Maybe you’re waiting for a time when you can get outdoors again: if you don’t have the privilege of a backyard or walkable neighborhood.

We are waiting, friends, and you don’t need me to tell you that.

We are waiting, but we’re all waiting for something.

And talking with people during this time, I’ve realized that even in the midst of those pandemic, we’re waiting because we are… hopeful.

We wait with hope because we hope that there will be a vaccine. That there will be an end. That there will be some way of seeing our friends (not just online), that there will be some sort of normal life after COVID.

We wait with hope.

So, what does happen when Jesus goes back to heaven? What happens when it’s just us?

The gospel captures this moment of waiting with a promise. A promise of the thing we are to hope for. Jesus tells his disciples that “I will ask the Father, and he will give you another Advocate, to be with you forever”.

We know, unlike the disciples in this moment, that this is “This is the Spirit of truth”, the flame of living fire that alights on the heads of the disciples at Pentecost. This is the Holy Spirit, who abides within us, and who works within us as we learn to live lives of faith.

And this life of faith is not easy. We know that, we who sit in the tension between our present reality, and what we hope for.

We know that, we who are waiting and working impatiently for change.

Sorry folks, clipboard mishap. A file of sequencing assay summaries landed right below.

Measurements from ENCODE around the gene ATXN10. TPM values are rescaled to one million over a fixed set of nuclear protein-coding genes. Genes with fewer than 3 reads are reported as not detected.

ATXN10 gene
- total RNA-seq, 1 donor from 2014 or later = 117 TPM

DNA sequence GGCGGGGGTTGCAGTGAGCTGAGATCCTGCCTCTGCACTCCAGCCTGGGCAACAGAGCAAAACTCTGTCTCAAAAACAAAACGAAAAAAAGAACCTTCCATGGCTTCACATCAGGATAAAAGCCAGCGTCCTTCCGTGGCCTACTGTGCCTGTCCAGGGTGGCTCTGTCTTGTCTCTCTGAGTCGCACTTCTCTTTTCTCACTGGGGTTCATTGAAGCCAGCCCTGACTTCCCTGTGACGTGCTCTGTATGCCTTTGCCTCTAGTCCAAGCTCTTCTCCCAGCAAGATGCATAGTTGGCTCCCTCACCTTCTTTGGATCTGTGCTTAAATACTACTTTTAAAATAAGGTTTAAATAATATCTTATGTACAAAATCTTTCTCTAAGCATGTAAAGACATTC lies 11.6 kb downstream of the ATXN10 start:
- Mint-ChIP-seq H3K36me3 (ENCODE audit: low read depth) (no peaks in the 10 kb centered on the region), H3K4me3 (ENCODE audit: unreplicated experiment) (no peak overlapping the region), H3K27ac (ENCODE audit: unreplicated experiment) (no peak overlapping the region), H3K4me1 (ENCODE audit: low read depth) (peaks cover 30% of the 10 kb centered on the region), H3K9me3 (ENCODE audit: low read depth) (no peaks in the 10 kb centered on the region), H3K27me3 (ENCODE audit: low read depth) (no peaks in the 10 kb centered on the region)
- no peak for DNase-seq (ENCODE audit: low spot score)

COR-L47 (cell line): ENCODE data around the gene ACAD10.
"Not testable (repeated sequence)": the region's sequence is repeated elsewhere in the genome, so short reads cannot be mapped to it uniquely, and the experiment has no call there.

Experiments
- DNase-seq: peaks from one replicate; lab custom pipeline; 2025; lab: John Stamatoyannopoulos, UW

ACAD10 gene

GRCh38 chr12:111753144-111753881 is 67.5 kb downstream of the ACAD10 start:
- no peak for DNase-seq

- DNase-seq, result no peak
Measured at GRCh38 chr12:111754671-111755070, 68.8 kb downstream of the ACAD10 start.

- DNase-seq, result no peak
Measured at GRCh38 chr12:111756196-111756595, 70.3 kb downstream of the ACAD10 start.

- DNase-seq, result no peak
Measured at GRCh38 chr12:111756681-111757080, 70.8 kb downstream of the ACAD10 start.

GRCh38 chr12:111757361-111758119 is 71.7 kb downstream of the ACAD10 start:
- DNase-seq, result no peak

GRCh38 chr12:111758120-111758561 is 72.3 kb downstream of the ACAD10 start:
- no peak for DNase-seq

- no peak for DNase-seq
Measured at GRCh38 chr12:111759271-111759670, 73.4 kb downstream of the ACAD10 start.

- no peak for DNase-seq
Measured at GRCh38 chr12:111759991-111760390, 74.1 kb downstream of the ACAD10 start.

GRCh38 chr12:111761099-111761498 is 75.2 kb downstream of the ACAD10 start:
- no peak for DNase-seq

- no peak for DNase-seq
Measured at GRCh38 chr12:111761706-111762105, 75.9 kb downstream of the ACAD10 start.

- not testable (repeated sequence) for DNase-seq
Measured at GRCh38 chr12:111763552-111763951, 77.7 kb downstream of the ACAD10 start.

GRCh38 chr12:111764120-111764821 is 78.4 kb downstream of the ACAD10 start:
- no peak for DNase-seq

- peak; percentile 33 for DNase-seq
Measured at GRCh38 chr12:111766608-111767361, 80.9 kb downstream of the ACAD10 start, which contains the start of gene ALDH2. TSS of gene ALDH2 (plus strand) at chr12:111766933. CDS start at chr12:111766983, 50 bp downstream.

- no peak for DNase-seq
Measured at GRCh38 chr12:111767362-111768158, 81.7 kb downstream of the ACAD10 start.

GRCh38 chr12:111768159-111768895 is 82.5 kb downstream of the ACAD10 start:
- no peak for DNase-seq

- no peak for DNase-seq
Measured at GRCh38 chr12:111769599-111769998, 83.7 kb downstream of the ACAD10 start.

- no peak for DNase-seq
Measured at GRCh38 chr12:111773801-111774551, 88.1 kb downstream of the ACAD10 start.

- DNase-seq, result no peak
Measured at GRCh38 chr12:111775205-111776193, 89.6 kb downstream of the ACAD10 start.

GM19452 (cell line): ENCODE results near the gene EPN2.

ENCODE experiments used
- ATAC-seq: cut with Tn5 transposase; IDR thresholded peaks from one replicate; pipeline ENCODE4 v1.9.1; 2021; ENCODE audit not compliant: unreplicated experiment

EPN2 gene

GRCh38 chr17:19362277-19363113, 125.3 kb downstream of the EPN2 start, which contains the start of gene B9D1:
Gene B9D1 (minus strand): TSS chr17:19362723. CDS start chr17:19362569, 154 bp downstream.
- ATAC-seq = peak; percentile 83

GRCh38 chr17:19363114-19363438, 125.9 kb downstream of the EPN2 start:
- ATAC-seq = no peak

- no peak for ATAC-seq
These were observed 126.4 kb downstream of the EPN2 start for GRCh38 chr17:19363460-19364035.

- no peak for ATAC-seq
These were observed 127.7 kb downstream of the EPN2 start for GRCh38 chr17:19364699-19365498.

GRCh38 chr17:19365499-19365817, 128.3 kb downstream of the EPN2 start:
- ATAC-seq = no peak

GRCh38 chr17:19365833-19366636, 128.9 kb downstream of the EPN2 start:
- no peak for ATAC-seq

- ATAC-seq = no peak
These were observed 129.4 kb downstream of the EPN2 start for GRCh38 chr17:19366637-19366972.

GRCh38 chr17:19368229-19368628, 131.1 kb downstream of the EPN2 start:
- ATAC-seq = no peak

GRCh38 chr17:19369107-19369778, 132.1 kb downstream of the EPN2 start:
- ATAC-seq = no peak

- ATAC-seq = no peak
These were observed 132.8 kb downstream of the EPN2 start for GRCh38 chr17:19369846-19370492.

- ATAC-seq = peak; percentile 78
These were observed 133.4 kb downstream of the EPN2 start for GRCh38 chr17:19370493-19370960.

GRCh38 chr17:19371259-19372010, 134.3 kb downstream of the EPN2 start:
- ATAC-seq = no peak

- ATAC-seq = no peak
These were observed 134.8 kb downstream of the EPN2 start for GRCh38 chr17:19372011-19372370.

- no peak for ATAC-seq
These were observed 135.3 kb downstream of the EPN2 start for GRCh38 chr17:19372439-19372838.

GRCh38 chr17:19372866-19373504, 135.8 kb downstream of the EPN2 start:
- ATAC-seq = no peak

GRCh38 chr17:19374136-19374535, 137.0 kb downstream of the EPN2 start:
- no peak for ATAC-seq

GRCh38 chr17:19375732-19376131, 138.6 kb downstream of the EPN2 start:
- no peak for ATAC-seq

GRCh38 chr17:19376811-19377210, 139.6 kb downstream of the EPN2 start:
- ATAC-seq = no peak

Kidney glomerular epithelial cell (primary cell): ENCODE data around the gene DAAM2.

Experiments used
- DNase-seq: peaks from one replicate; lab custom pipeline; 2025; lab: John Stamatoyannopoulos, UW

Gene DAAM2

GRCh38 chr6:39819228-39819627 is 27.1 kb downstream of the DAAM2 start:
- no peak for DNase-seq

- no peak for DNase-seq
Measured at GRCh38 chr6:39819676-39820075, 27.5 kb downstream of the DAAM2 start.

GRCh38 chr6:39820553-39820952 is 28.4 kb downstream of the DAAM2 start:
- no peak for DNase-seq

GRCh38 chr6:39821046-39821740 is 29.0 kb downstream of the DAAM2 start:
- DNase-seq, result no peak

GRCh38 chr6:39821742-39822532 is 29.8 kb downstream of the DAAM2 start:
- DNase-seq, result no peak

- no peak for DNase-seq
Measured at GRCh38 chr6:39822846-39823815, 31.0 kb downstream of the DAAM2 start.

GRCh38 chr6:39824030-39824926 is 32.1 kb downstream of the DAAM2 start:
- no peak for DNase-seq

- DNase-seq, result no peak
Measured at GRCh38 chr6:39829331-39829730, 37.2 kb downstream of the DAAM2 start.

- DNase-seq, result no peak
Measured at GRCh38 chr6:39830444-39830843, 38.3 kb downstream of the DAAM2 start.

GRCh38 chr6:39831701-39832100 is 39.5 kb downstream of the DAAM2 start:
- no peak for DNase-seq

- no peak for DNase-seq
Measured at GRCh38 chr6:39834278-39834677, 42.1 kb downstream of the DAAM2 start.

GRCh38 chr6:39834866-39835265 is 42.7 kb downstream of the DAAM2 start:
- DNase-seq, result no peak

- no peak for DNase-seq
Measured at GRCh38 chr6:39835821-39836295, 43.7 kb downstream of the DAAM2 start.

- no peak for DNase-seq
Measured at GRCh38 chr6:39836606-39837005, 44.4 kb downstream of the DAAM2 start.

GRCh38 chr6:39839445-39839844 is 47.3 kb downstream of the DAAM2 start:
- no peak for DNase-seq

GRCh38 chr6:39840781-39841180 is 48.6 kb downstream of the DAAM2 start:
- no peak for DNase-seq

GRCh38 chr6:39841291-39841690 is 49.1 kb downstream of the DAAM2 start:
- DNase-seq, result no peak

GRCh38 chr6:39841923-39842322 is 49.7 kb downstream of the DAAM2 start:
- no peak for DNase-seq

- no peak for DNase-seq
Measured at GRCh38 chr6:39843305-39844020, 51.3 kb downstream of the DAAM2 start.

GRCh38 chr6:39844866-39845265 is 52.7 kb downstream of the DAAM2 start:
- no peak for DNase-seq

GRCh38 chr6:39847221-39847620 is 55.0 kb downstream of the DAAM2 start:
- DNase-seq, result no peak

We know that, we who sit by the broken machinery or crop conundrum, waiting for a call back from the Buddy Hances of the world.

But we know that there is something to wait for.

The writer of 1 Peter reminds us of what we can do while we’re waiting, when they write that you should “Always be ready to make your defense to anyone who demands from you an accounting for the hope that is in you”.

There is always hope. As Christians, we believe in a hope that springs eternal. A hope that transcends life and death, health and sickness, joy, and fear. We are bearers of an eternal hope: the same hope that the disciples had as they waited for the Spirit to come at Pentecost.

Like the disciples, we are waiting, for an unknown amount of time.

But there is always hope, in the God who calls us, the God who loves us, and the God who will call us home.

So in this time of waiting, we must be prepared to give an account of the hope that is in us.

That no matter how long we work and wait for this pandemic to end, that there is a brighter world ahead… in this one, and in the next.

There is always hope, my friends. That is the very definition of our faith.

So as we wait, may we know the hope that is found in Christ, the promise of a new creation. May we live faithfully into this tension of a promise yet to come, for in this waiting, our hope springs eternal.

Preached virtually at St. Mary’s, Arlington, on Easter VI, 2020